Here are things to consider before selling your home to...

Here are things to consider before selling your home to pad your retirement accounts. Credit: Getty Images/twinsterphoto

A 2023 report from investment firm Vanguard estimates that about a quarter of Americans age 60 and over could move to a cheaper housing market and use the equity in their homes to upsize their retirement savings.

Those with home prices near the national median could have cleared about $99,000 in equity, on average, in 2019 (the year the data was gathered). Homeowners in top-priced markets could have cleared an impressive $346,000, on average.

“We’re at a peak of where housing prices have been, ever, in history,” says Matthew Gottshall, a certified financial planner in Westlake, Ohio. “It’s been more and more common for people to weigh the option of, ‘Do I downsize? Do I take the equity that’s grown in my house?’”

Assess the market

Selling (and potentially downsizing) your home and pocketing the equity is a good strategy in a market where you can make it work. This is easier in pricier housing areas, when you may be able to trade your high-value home for a smaller place in a more affordable market.

Selling property also isn’t a slam-dunk task. “Just because you want $800,000 for your home, the market may not care,” says Andrew Herzog, a CFP in Plano, Texas.

Additionally, you have to make sure you can afford to buy a replacement home that you like.

“My parents — the price of their house has gone up fairly substantially, but everything they want to sell and move into has increased even faster,” Gottshall says.

Research the costs

Make sure you understand property taxes and the basic costs of living in your desired locale, as well as the costs for selling your home. (Hint: The real estate agent commission is generally about 5.5%, although that may change after the recent legal settlement by the National Association of Realtors.) Also, if you’re picking up a mortgage on the new home, there will be closing costs, and rates are probably higher than  when you last purchased property. All these numbers could chip away at your net sale profit.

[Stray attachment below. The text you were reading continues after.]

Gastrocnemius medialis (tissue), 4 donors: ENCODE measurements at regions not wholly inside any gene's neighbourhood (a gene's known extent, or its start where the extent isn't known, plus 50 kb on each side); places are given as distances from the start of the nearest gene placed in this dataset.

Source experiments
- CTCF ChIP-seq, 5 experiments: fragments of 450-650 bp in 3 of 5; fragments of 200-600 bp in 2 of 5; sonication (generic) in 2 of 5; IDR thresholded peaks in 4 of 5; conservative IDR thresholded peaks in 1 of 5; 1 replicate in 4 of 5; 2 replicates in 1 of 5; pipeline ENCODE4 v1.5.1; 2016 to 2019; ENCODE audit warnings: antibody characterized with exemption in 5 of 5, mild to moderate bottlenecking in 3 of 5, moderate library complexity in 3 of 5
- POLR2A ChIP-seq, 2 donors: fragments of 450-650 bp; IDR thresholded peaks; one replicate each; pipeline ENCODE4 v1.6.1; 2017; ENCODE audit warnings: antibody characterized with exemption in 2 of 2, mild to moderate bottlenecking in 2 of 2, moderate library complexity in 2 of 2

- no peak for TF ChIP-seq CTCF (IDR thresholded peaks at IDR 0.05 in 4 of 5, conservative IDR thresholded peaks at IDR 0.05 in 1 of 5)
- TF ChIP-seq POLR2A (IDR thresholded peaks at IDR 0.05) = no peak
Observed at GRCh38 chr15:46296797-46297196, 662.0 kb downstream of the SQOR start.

In an area with a very low cost of living, make sure you understand what to expect from the municipality. Are streets and sidewalks maintained? How is garbage collected? Is the fire department responsive?

“I had one client who had a beautiful home on the Mississippi Gulf Coast,” says Ralph Bender, a CFP in Temecula, California. “I said, ‘Wow, you must like it, you basically pay no taxes down there,’ and he said ‘Yes, but you get no services either.’”

Weigh the current price of upkeep

Keeping your house could mean maintaining a big yard, replacing an old roof and managing a second-story primary bedroom into your later years. Selling gives you a chance to downsize your responsibilities and look for something that makes it easier to age in place.

Moving to a home with less to clean and fewer stairs can make it easier to stay long-term.

Think about family

You don’t necessarily have to move closer to loved ones — but it’s helpful. Bender recalls a client who moved with his wife to South Carolina because they liked to golf. When the client died, his wife moved back to California because she didn’t know anyone in the area.

“There’s got to be a support network for the family,” Bender says. A community, he says, encourages social participation and contributes to overall longevity.

Test-drive the location

If you’re buying in a new city, visit in every season to ensure you like the area year-round. Vacation there if you can.

“Every area has its negatives,” Bender says. “You have to find out what they are before you move there and be prepared to deal with them.”

Hazel Secco, a CFP in Hoboken, New Jersey, remembers clients who moved from New Jersey to North Carolina and found that the lifestyle wasn’t what they expected. “They had to come back after selling the North Carolina [house], so it just ended up costing so much more,” Secco says.

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